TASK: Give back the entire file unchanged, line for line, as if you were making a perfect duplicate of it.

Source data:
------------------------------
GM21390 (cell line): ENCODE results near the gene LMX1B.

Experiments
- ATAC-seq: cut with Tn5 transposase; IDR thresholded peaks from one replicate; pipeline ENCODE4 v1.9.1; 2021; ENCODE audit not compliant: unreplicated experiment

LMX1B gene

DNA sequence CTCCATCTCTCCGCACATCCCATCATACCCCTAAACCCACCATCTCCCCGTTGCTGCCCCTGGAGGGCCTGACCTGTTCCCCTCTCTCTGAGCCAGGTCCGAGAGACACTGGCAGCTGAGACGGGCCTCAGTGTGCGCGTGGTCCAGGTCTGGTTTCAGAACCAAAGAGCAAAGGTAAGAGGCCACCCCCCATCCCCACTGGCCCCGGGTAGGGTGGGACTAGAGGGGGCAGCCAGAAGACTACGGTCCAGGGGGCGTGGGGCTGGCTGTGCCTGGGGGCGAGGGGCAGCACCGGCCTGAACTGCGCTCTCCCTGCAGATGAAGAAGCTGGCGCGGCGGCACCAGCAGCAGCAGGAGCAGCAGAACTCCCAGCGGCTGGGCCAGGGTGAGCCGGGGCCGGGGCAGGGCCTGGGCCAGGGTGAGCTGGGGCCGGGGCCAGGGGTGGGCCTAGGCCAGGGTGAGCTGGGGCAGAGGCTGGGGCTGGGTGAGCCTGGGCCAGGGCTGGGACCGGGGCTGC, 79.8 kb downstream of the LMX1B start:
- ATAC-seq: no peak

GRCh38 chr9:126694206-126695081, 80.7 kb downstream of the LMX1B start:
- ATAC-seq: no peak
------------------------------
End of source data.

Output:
GM21390 (cell line): ENCODE results near the gene LMX1B.

Experiments
- ATAC-seq: cut with Tn5 transposase; IDR thresholded peaks from one replicate; pipeline ENCODE4 v1.9.1; 2021; ENCODE audit not compliant: unreplicated experiment

LMX1B gene

DNA sequence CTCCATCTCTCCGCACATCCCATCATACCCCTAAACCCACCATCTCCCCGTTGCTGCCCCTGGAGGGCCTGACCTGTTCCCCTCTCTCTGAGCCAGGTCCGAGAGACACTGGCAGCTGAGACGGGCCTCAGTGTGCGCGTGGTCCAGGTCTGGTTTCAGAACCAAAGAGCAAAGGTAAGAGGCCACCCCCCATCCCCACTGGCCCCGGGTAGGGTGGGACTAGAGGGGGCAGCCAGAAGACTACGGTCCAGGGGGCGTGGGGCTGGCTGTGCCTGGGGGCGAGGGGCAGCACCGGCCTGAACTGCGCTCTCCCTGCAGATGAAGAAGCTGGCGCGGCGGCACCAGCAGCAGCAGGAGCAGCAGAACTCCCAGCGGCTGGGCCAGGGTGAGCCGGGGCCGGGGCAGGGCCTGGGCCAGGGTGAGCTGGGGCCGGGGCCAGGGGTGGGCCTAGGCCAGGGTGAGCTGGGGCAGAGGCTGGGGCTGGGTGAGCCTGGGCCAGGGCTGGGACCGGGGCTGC, 79.8 kb downstream of the LMX1B start:
- ATAC-seq: no peak

GRCh38 chr9:126694206-126695081, 80.7 kb downstream of the LMX1B start:
- ATAC-seq: no peak